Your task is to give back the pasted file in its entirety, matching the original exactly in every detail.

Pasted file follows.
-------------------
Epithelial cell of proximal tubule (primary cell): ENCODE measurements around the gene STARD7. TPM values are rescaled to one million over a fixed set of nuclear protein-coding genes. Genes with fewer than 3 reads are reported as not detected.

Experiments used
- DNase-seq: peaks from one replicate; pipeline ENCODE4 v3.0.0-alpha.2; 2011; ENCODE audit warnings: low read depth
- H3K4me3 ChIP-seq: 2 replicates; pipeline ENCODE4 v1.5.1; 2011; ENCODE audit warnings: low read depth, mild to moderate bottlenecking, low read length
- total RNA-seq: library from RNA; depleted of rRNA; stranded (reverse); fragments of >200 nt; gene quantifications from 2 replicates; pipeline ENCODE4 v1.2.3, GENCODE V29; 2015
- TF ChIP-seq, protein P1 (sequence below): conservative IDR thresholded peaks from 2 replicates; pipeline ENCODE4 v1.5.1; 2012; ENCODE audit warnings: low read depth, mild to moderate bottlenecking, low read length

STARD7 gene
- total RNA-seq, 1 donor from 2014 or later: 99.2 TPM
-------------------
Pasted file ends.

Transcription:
Epithelial cell of proximal tubule (primary cell): ENCODE measurements around the gene STARD7. TPM values are rescaled to one million over a fixed set of nuclear protein-coding genes. Genes with fewer than 3 reads are reported as not detected.

Experiments used
- DNase-seq: peaks from one replicate; pipeline ENCODE4 v3.0.0-alpha.2; 2011; ENCODE audit warnings: low read depth
- H3K4me3 ChIP-seq: 2 replicates; pipeline ENCODE4 v1.5.1; 2011; ENCODE audit warnings: low read depth, mild to moderate bottlenecking, low read length
- total RNA-seq: library from RNA; depleted of rRNA; stranded (reverse); fragments of >200 nt; gene quantifications from 2 replicates; pipeline ENCODE4 v1.2.3, GENCODE V29; 2015
- TF ChIP-seq, protein P1 (sequence below): conservative IDR thresholded peaks from 2 replicates; pipeline ENCODE4 v1.5.1; 2012; ENCODE audit warnings: low read depth, mild to moderate bottlenecking, low read length

STARD7 gene
- total RNA-seq, 1 donor from 2014 or later: 99.2 TPM